That’s right, dear readers, this is the article wherein I reveal to you the results of my five-decade-plus-long quest to discover the Meaning of Life. (And no, it’s not 42. Sorry, Douglas Adams.)
It’s actually easier than you might think. In fact, it’s so straightforward that for starters I can go back to the quote I utilized in my high school valedictorian speech. With recognition and thanks to Ms. Sara Payne, my junior year British Lit teacher who guided those of us who spoke at that commencement ceremony, here’s the quote I based my speech on (and apologies for the non-inclusive gender language, that’s the way it was translated back then from the ancient Greek):
This is man’s highest end: To others’ service all his powers to lend.
– Sophocles, Oedipus the King
Really, that’s it. Life isn’t all about you. It’s about what you can do in the service of others. This may sound familiar:
[A]sk not what your country can do for you, ask what you can do for your country.
– President John F. Kennedy, Inaugural Address, January 20. 1961
But wait, what about all those graduation addresses that tell young wide-eyed students to reach for the stars, to be all that they can be, to carpe that diem? Bullshit. At least as long as all that achieving and grasping and climbing and striving is only about oneself, I call bullshit.
You can accumulate all the “success’ in the world (as measured by standard societal norms) and still be unfulfilled. Why is that? Because we’re inherently social animals. We live to be in relation with one another. And yes, that applies to introverts as well – they just need smaller doses of interactivity. What we really long for is to be part of something greater than just ourselves. We find fulfillment in identifying with a cause greater than mere self-interest.
There are plenty of religious sources for this bit of wisdom. The best known in the Western Christian world is probably this Scripture passage:
Greater love has no one than this, that one lay down one’s life for one’s friends.
– Jesus of Nazareth, John 15:13
The same dude also said this perplexing bit of wisdom:
All who want to save their lives will lose them. But all who lose their lives because of me will find them.
– Jesus of Nazareth, Matthew 16:25
What’s that? You have to lose your life to find it? You have to lay down your life to show love? You have to empty yourself in order to ultimately be fulfilled? Sounds like unhealthy self-deprecating nonsense. Where’s the part when Oprah gives me and you and everyone else a car? (Side note: Oprah does a lot of good stuff. Don’t get me wrong about Oprah.)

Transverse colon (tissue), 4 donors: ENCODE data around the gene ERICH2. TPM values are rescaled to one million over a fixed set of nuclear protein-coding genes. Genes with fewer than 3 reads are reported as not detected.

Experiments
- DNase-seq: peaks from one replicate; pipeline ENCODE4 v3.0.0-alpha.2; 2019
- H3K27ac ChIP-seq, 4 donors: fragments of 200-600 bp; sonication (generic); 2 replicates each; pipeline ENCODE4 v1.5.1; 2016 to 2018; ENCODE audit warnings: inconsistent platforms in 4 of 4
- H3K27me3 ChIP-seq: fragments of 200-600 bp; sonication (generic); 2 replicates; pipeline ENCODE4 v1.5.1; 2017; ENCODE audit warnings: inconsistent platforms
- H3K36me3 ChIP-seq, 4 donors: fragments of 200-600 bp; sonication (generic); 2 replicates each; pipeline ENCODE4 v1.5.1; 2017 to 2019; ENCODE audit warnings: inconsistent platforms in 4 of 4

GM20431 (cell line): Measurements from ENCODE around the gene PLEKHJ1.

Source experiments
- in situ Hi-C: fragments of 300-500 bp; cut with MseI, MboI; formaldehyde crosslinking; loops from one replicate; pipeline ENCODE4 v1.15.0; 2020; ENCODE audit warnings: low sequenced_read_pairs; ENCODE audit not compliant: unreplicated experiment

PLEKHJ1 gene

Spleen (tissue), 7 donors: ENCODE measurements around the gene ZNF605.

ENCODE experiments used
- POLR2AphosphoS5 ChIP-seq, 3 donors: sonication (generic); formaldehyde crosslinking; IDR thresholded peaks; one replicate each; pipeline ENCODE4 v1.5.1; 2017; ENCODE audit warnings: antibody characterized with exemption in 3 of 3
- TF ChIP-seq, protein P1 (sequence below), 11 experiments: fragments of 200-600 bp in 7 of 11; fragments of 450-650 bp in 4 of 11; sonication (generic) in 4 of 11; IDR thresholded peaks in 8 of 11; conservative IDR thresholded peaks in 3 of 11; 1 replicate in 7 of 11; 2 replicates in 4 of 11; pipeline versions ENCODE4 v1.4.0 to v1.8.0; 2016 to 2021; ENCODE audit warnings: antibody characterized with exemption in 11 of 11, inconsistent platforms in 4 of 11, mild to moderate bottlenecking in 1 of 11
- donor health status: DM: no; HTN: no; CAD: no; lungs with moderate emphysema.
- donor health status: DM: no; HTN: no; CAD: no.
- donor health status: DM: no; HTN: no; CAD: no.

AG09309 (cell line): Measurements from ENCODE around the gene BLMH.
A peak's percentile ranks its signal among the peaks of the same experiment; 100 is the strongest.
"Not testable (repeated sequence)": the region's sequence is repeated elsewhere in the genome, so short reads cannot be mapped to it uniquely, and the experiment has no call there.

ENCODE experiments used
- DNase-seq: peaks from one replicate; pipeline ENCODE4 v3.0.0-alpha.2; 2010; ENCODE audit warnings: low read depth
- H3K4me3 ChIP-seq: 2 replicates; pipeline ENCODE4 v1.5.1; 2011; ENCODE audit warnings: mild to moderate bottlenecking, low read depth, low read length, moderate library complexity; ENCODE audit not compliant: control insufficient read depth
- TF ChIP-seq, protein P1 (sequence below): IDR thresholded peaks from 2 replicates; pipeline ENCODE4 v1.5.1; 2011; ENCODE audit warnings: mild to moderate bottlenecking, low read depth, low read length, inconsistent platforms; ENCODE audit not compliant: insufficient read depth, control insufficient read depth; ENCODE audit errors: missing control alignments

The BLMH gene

OK, still don’t believe me? How about an experiment? Try out this philosophy for a month. Go find something that’s outside of yourself, outside of your comfort zone, outside of your usual networks (unless your networks include a healthy service component), outside of your routine, outside of all the things you’ve built up around yourself to insulate yourself from the crap world we live in. Find a way to give back. And yeah, if you’re reading this, you’re most likely privileged relative to the rest of humanity throughout the world. And then come back to this post in a month, and let me know how things are going.
People are suffering out there. Physical, mental, emotional suffering is everywhere. It’s our job, as fellow human beings, to help alleviate suffering wherever we encounter it. And maybe part of our problem is that we’ve set up our lives to make sure we don’t encounter it any more than we absolutely have to. So let’s open ourselves up a little more. Let’s be just a little more vulnerable. Let’s actually seek out those places where there is suffering, and do what we can to mend the broken places. Be repairers of the world, tikkun olam and all that.
When you think of your heroes, I would venture a guess that you think of people whose lives were committed to service, to making this world and all of our existences better. One of my favorite quotes is from someone who did that, speaking of someone else who exemplified that. On April 4, 1968, Robert F. Kennedy (then a leading candidate for the Democratic Presidential nomination), gave an impromptu speech to a mostly African American crowd in Indianapolis. It was intended to be a standard campaign speech, but earlier that day Dr. Martin Luther King, Jr. had been assassinated, and most of the assembled crowd did not yet know this news. RFK implored the audience to choose love over hate, forgiveness over violence, and coming together as a nation over breaking apart into disparate communities. For me, his touchstone line was this:
[L]et’s dedicate ourselves to what the Greeks wrote so many years ago: to tame the savageness of man and make gentle the life of this world.
– Robert F. Kennedy, April 4, 1968, Indianapolis IN
I’ll be writing more about this soon – how we can recognize the sources of suffering, how we can help alleviate suffering, how we can repair the world, and how we can make gentle the life of this world. And I know I’m citing mostly Judeo-Christian sources here, but there will be more Buddhist-inspired ideas coming soon. Meanwhile, if any of my Muslim readers would like to add similar ideas from the Koran or the hadith literature, please feel free to comment below.